Indefinite sum

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In mathematics the indefinite sum operator (also known as the antidifference operator), denoted by \sum _x \, or \Delta^{-1} \,,[1][2][3] is the linear operator, inverse of the forward difference operator \Delta \,. It relates to the forward difference operator as the indefinite integral relates to the derivative. Thus

\Delta \sum_x f(x) = f(x) \, .

More explicitly, if \sum_x f(x) = F(x) \,, then

F(x+1) - F(x) = f(x) \, .

If F(x) is a solution of this functional equation for a given f(x), then so is F(x)+C(x) for any periodic function C(x) with period 1. Therefore each indefinite sum actually represents a family of functions. However the solution equal to its Newton series expansion is unique up to an additive constant C.

Fundamental theorem of discrete calculus[edit]

Indefinite sums can be used to calculate definite sums with the formula:[4]

\sum_{k=a}^b f(k)=\Delta^{-1}f(b+1)-\Delta^{-1}f(a)

Definitions[edit]

Laplace summation formula[edit]

\sum _x f(x)=\int_0^x f(t) dt +\sum_{k=1}^\infty \frac{c_k\Delta^{k-1}f(x)}{k!} + C
where c_k=\int_0^1 \frac{\Gamma(x+1)}{\Gamma(x-k+1)}dx are the Bernoulli numbers of the second kind.[5]

Newton's formula[edit]

\sum_x f(x)=-\sum_{k=1}^{\infty}\frac{\Delta^{k-1}f(x)}{k!}(-x)_k+C
where (x)_k=\frac{\Gamma(x+1)}{\Gamma(x-k+1)} is the falling factorial.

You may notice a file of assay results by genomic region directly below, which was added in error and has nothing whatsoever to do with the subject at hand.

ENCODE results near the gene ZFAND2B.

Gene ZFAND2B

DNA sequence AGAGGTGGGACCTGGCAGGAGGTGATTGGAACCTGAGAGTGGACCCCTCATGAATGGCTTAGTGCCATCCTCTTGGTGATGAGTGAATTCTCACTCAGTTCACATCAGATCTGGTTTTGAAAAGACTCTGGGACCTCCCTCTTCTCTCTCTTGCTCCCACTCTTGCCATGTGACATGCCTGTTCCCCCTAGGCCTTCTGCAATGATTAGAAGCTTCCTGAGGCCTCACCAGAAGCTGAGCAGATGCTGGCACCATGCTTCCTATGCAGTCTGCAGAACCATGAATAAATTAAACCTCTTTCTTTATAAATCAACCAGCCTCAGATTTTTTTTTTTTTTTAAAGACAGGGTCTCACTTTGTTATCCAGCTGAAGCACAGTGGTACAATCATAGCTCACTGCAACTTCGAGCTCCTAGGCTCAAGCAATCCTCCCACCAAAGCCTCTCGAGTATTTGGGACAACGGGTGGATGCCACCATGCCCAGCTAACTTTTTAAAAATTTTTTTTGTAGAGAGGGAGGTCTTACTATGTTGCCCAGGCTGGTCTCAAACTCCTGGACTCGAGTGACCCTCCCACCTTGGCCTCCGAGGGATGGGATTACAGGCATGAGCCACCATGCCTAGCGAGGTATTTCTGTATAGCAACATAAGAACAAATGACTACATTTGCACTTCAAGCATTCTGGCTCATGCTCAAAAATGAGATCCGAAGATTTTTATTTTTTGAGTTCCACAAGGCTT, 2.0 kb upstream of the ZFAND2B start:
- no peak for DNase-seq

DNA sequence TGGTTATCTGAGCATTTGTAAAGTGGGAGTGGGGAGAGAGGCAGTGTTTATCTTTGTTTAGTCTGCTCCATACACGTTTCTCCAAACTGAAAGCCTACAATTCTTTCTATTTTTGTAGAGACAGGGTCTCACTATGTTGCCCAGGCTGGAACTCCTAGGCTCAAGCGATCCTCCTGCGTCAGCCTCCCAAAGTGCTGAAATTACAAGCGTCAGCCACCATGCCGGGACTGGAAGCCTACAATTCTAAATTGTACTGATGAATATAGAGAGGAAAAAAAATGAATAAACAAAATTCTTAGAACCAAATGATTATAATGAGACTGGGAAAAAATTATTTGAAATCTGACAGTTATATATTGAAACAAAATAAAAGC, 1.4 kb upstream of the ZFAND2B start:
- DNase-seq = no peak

Faulhaber's formula[edit]

\sum _x f(x)= \sum_{n=1}^{\infty} \frac{f^{(n-1)} (0)}{n!} B_n(x) + C \, ,

provided that the right-hand side of the equation converges.

Mueller's formula[edit]

If \lim_{x\to{+\infty}}f(x)=0, then[6]

\sum _x f(x)=\sum_{n=0}^\infty\left(f(n)-f(n+x)\right)+ C.

Euler–Maclaurin formula[edit]

\sum _x f(x)= \int_0^x f(t) dt - \frac12 f(x)+\sum_{k=1}^{\infty}\frac{B_{2k}}{(2k)!}f^{(2k-1)}(x) + C

Connection to the Ramanujan summation[edit]

Often the constant C in indefinite sum is fixed from the following equation:

\int_1^2 \sum _x f(x) dx=0

or

\int_0^1 \sum _x f(x) dx=0

In this case, where

F(x)=\sum _x f(x) \,

then Ramanjuan's sum is defined as

\sum_{x \ge 1}^{\Re}f(x)=F(0)\,

or

\sum_{x \ge 1}^{\Re}f(x)=F(1)\,[7][8]

Summation by parts[edit]

Main article: Summation by parts

Indefinite summation by parts:

\sum_x f(x)\Delta g(x)=f(x)g(x)-\sum_x (g(x)+\Delta g(x)) \Delta f(x) \,
\sum_x f(x)\Delta g(x)+\sum_x g(x)\Delta f(x)=f(x)g(x)-\sum_x \Delta f(x)\Delta g(x) \,

Definite summation by parts:

\sum_{i=a}^b f(i)\Delta g(i)=f(b+1)g(b+1)-f(a)g(a)-\sum_{i=a}^b g(i+1)\Delta f(i)

Period rules[edit]

If T \, is a period of function f(x)\, then

\sum _x f(Tx)=x f(Tx) + C\,

If T \, is an antiperiod of function f(x)\,, that is f(x+T)=-f(x) then

\sum _x f(Tx)=-\frac12 f(Tx) + C\,

Alternative usage[edit]

Some authors use the phrase "indefinite sum" to describe a sum in which the numerical value of the upper limit is not given. e.g.

\sum_{k=1}^n f(k)

In this case a closed form expression F(k) for the sum is a solution of

F(x+1) - F(x) = f(x+1) \, which is called the telescoping equation.[9] It is inverse to backward difference \nabla operator.

It is related to the forward antidifference operator using the fundamental theorem of discrete calculus described earlier.

List of indefinite sums[edit]

This is a list of indefinite sums of various functions. Not every function has an indefinite sum that can be expressed in terms of elementary functions.

Antidifferences of rational functions[edit]

\sum _x a = ax + C \,
\sum _x x = \frac{x^2}{2}-\frac{x}{2} + C
\sum _x x^a = \frac{B_{a+1}(x)}{a+1} + C,\,a\notin \mathbb{Z}^-
where B_a(x)=-a\zeta(-a+1,x)\,, the generalized to real order Bernoulli polynomials.
\sum _x x^a = \frac{(-1)^{a-1}\psi^{(-a-1)}(x)}{\Gamma(-a)}+ C,\,a\in\mathbb{Z}^-
where \psi^{(n)}(x) is the polygamma function.
\sum _x \frac1x = \psi(x) + C